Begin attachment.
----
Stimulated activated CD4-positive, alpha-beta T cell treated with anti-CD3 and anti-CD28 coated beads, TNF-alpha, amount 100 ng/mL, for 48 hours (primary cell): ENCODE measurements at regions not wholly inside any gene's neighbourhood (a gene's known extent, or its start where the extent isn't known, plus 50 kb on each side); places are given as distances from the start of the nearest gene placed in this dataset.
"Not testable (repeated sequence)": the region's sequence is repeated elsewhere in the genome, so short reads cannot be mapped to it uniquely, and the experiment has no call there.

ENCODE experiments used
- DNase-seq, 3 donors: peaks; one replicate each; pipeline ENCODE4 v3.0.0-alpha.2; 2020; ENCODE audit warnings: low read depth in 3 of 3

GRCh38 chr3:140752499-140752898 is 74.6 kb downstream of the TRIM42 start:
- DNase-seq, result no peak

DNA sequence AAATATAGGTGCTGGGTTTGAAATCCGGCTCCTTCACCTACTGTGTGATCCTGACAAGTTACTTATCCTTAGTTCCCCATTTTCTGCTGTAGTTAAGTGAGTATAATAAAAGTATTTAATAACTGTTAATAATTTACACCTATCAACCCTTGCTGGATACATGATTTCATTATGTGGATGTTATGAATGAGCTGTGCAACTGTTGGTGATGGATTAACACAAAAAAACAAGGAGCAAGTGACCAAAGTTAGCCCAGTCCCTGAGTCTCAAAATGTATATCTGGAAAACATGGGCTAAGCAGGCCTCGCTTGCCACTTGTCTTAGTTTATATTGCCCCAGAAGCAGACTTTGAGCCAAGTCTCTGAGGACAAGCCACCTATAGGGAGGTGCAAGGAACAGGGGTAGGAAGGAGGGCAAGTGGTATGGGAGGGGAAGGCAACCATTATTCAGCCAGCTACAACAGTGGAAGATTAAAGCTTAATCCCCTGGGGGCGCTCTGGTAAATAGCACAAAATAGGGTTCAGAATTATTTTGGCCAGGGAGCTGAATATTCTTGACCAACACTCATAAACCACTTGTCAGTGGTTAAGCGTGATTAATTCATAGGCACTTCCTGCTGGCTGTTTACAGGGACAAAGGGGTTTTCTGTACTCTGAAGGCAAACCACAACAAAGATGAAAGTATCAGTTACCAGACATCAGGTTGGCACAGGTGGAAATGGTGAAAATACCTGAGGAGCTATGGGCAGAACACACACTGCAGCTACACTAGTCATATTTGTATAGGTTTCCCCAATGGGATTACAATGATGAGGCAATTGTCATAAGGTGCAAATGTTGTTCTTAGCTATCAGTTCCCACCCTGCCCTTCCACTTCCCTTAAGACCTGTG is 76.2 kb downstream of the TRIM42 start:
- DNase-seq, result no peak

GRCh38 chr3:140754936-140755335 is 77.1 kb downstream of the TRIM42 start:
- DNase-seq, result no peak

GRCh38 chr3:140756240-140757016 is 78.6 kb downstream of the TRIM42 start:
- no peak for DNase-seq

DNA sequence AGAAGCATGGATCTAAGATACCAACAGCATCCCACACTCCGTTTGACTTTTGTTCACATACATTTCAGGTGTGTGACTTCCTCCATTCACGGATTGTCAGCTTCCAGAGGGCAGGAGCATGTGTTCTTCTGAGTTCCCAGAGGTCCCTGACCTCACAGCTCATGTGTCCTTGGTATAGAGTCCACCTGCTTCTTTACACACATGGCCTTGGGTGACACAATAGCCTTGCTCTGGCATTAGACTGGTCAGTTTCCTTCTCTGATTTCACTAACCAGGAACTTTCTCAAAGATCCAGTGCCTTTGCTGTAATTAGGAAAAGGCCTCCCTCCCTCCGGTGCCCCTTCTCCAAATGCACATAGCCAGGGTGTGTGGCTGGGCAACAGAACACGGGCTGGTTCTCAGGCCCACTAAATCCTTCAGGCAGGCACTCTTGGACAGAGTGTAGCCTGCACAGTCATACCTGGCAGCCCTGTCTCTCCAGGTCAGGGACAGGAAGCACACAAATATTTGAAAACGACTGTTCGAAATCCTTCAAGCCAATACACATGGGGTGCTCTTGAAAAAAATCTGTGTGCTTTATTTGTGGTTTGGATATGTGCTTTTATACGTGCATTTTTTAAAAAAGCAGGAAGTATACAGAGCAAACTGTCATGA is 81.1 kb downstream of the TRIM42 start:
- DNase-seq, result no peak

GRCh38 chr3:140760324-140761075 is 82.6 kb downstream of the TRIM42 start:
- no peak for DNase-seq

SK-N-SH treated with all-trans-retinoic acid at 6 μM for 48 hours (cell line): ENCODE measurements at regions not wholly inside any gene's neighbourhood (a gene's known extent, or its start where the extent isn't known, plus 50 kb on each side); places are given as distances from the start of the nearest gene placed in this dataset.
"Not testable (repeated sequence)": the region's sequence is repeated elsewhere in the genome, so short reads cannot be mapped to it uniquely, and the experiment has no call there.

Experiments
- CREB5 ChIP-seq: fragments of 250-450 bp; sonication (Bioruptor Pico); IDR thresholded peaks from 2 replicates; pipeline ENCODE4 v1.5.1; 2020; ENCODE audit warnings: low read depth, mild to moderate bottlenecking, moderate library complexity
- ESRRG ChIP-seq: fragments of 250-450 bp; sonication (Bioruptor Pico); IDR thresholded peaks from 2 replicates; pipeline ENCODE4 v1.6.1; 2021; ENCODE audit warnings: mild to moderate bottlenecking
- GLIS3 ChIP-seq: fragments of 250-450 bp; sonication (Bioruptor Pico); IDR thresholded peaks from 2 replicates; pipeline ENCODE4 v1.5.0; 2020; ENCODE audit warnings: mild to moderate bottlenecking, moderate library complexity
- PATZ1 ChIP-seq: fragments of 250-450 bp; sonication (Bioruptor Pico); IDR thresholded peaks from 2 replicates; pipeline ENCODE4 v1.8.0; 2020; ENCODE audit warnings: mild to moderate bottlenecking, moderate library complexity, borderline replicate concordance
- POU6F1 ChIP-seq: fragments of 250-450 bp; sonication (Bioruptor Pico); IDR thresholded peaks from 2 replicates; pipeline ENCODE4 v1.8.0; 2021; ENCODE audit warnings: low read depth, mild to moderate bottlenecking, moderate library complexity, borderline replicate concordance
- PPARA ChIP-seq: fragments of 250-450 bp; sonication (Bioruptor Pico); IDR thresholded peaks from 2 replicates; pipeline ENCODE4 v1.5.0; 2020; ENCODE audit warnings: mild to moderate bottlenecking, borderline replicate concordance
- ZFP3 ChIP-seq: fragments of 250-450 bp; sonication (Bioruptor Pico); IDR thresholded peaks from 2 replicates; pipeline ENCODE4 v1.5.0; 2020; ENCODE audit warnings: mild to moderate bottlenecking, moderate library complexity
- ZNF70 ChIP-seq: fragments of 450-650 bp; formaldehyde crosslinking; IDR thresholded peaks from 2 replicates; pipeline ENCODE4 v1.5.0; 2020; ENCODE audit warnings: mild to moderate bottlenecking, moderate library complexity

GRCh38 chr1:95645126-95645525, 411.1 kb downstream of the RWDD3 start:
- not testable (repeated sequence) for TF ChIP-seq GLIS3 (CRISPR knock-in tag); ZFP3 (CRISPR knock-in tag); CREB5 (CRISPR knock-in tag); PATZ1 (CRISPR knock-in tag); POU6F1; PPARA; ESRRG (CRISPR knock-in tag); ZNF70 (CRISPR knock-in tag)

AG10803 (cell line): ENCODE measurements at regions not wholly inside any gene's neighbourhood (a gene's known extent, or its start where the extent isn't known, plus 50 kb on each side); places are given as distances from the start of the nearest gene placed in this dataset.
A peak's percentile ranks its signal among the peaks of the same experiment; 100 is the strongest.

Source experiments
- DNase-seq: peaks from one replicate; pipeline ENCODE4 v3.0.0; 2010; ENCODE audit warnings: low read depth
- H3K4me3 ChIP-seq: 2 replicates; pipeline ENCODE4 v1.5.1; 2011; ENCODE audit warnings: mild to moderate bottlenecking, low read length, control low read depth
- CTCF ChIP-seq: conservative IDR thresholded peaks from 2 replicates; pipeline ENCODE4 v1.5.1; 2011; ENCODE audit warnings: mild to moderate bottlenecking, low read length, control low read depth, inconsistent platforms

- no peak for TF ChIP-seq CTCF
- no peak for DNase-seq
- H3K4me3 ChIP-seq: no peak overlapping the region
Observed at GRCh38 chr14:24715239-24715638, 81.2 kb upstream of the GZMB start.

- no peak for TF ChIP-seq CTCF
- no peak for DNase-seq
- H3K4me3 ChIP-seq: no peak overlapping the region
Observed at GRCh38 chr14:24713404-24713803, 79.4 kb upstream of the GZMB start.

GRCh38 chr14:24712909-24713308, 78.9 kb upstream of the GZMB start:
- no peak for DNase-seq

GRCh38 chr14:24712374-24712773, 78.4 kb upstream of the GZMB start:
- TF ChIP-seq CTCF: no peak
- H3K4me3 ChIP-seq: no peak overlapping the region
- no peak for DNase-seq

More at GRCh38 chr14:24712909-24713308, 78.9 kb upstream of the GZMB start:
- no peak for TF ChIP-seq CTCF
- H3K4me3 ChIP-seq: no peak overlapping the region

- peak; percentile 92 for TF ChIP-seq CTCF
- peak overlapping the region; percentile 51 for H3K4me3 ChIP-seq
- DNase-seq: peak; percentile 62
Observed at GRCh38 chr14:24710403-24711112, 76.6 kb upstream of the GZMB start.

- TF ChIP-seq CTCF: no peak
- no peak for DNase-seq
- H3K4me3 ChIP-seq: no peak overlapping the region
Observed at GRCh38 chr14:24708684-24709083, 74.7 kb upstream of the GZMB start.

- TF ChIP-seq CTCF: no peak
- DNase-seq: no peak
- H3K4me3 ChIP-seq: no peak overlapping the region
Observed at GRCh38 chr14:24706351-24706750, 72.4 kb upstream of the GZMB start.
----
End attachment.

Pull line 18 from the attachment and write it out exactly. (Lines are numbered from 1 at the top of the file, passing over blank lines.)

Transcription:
"Not testable (repeated sequence)": the region's sequence is repeated elsewhere in the genome, so short reads cannot be mapped to it uniquely, and the experiment has no call there.